Trust me, depending on the age of the injured individual, life care plans are expensive because a lot of care is required, and SHOCKER, health care costs in USA are ridiculously expensive, even though it does not need to be.

Second, the article states, is that "plaintiffs' attorneys now concentrate on high-severity cases driven by catastrophic injuries and the potential for large awards."  Yes, this is true.  However, that is only because lawmakers have imposed caps on noneconomic damages, and sometimes total damages, in order to prevent plaintiffs' attorneys from pursuing cases that are legitimate cases because the damages are not enough.  Meaning, it would cost a firm more to pursue a claim in expenses than the case is actually worth.  That way, doctors can feel free to screw up and commit malpractice, but as long as they don't injure an individual too bad, they will get away with it because it will cost a firm more money to pursue the claim than the actual claim is worth.  Way to go lawmakers!

The article also notes that 43% of claim above $5 million dollars are obstetric in nature.  The article is very concerned about this and exclaims there is a need to stop such outrageous awards.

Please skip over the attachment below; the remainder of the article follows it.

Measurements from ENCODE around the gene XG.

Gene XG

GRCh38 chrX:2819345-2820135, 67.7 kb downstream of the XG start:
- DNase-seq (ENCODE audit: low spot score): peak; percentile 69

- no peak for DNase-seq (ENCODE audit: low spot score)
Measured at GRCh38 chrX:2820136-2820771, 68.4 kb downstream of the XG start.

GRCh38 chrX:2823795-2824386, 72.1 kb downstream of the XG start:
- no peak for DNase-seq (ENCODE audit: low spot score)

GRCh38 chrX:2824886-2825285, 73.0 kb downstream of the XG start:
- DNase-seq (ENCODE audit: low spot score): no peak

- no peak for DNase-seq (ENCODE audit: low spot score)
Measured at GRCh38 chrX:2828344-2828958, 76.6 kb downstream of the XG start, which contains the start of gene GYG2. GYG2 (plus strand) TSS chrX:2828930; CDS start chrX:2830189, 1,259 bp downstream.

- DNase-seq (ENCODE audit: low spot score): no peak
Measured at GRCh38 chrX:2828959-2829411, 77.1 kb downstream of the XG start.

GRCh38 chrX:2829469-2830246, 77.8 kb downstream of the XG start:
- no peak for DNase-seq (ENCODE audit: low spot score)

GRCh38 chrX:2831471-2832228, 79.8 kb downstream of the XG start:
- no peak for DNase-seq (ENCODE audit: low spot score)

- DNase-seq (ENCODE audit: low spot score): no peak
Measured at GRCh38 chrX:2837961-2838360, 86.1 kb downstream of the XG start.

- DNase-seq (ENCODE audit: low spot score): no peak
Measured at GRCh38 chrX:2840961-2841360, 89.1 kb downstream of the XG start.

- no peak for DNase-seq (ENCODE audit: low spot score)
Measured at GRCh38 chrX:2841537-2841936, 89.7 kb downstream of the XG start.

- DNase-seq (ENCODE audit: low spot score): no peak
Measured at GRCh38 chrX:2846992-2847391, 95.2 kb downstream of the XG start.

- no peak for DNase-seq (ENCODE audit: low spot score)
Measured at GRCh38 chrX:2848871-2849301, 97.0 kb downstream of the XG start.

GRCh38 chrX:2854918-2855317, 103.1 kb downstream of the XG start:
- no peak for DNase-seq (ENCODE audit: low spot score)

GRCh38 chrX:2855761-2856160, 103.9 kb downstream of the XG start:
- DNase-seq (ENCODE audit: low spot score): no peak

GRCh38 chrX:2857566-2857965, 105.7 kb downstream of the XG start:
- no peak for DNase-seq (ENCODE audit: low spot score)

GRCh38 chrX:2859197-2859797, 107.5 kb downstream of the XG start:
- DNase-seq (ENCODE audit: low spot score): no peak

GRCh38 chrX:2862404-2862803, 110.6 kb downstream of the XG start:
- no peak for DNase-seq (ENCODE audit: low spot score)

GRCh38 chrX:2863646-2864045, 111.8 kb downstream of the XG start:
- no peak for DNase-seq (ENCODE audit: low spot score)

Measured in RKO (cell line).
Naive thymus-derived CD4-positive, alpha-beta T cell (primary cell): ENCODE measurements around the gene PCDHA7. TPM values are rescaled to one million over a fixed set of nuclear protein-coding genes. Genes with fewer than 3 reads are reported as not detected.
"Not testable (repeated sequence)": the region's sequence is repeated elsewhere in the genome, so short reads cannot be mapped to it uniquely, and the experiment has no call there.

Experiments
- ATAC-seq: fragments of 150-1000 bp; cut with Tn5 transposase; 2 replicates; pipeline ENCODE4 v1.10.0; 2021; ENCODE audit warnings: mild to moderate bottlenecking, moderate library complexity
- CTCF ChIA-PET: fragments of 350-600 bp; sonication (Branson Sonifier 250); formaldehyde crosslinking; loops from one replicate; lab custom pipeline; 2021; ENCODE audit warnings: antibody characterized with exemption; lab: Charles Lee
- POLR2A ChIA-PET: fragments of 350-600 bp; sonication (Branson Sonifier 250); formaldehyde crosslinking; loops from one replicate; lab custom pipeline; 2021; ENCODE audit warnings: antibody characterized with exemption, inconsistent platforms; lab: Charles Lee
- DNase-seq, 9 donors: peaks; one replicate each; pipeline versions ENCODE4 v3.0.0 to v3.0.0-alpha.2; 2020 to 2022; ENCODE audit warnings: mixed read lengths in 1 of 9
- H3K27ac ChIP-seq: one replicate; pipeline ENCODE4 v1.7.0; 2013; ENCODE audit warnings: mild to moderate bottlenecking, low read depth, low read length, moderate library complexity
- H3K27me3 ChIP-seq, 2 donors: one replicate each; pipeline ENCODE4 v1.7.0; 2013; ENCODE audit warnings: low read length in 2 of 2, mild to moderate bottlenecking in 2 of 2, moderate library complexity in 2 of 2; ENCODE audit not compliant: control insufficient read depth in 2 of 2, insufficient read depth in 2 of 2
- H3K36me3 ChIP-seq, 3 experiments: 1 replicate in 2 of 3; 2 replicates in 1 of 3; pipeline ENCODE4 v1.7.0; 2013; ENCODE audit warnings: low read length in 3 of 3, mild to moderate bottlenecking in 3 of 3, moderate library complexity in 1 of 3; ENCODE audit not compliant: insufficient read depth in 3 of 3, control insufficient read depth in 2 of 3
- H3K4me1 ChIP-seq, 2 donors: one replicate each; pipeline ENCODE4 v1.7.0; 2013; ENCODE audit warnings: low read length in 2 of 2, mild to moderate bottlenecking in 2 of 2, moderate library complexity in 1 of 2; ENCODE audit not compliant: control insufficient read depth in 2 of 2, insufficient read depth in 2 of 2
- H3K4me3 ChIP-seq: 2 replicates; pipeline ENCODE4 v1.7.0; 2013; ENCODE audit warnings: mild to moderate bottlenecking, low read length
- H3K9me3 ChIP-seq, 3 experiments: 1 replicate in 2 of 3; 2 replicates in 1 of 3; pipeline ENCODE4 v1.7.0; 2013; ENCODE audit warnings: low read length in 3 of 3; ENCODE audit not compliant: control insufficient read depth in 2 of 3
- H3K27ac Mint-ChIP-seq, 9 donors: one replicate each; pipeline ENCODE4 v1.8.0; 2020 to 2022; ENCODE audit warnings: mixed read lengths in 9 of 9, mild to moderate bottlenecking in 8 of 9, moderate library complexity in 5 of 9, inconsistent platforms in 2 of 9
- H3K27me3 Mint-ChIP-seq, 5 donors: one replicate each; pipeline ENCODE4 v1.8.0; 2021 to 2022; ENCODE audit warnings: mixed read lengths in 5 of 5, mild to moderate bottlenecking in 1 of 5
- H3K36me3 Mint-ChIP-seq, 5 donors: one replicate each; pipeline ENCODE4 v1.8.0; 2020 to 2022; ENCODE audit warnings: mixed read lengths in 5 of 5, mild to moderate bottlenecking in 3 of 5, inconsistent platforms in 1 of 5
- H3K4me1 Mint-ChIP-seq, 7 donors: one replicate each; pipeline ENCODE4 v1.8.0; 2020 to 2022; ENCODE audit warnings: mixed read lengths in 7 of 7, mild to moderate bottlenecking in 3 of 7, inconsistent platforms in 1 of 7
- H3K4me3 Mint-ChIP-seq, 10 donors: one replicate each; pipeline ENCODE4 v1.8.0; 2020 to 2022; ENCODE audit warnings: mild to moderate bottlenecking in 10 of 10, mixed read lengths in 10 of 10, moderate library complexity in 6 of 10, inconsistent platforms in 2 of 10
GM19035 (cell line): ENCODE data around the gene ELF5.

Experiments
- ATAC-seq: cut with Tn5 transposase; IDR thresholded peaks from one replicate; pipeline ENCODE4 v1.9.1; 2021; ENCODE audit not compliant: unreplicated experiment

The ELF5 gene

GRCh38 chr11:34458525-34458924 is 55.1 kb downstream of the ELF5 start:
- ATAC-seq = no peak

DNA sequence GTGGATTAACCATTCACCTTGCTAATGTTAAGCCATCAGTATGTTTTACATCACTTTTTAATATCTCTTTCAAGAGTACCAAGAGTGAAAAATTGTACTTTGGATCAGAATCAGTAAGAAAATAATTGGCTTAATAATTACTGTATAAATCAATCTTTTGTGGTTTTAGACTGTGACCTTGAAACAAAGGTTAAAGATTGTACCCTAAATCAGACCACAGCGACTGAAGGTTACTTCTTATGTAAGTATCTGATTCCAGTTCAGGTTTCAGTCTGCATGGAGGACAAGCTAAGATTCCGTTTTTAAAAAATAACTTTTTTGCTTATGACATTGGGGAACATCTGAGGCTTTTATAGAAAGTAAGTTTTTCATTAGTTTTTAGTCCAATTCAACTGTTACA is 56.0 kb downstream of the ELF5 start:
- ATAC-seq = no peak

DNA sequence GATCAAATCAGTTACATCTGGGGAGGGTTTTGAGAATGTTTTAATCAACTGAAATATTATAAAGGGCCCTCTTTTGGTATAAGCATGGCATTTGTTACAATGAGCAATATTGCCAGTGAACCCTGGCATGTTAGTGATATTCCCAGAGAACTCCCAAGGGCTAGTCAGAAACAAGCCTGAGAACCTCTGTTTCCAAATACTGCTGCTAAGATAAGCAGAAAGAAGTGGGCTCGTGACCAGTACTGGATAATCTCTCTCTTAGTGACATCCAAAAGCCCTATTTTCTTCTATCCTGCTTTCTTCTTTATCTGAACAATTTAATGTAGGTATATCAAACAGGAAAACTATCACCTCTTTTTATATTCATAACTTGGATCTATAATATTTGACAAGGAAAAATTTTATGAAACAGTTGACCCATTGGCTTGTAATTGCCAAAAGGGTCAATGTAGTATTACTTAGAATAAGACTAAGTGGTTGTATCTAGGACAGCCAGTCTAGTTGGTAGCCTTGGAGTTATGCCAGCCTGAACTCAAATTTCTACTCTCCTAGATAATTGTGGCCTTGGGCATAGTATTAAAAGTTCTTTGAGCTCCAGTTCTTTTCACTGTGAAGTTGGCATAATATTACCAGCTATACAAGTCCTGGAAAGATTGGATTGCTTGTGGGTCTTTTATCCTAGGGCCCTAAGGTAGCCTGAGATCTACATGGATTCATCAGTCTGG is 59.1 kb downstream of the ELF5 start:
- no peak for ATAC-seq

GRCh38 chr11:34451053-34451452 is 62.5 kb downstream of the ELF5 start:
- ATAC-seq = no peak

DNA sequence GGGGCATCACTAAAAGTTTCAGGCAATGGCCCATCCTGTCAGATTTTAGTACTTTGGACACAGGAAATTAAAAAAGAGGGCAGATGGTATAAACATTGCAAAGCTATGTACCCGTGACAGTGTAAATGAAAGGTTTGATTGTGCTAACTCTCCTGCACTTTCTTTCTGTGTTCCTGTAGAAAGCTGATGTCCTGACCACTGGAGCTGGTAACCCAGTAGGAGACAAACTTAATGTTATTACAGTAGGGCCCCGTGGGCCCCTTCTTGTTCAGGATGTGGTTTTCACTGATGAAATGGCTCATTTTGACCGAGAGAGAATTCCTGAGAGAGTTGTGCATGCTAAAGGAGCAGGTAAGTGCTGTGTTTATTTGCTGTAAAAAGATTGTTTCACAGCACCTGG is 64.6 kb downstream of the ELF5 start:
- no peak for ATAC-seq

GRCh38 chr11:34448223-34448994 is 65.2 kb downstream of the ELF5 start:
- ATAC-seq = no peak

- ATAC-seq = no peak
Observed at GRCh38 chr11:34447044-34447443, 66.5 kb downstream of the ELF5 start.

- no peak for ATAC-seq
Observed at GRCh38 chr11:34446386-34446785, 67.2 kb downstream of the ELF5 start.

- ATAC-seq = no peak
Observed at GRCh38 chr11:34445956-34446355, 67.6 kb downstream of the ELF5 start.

Want to know why those claims/ damages are so high?  Because a child is injured at birth and needs to be cared for for the rest of the child's life.  Considering mortality tables now have people living into their 70's, 70 years is a lot of time for a child, most of whom are severely injured at birth, to have to pay for health care costs the child is only incurring because of a doctor's malpractice.  Think about all the costs a child with a brachial plexus (shoulder/arm injury caused by a physician during a vaginal delivery) or cerebral palsy (due to lack of oxygen that could have been avoided if C-section done when it should have been or improper diagnosis of a fetal hear strip which shows baby not getting enough oxygen in utero) will have to expend during a lifetime?  It is staggering.  However, of course, the article exclaims these "outrageous" awards need to be diminished, and lawmakers should actively pursue tort reform on these issues.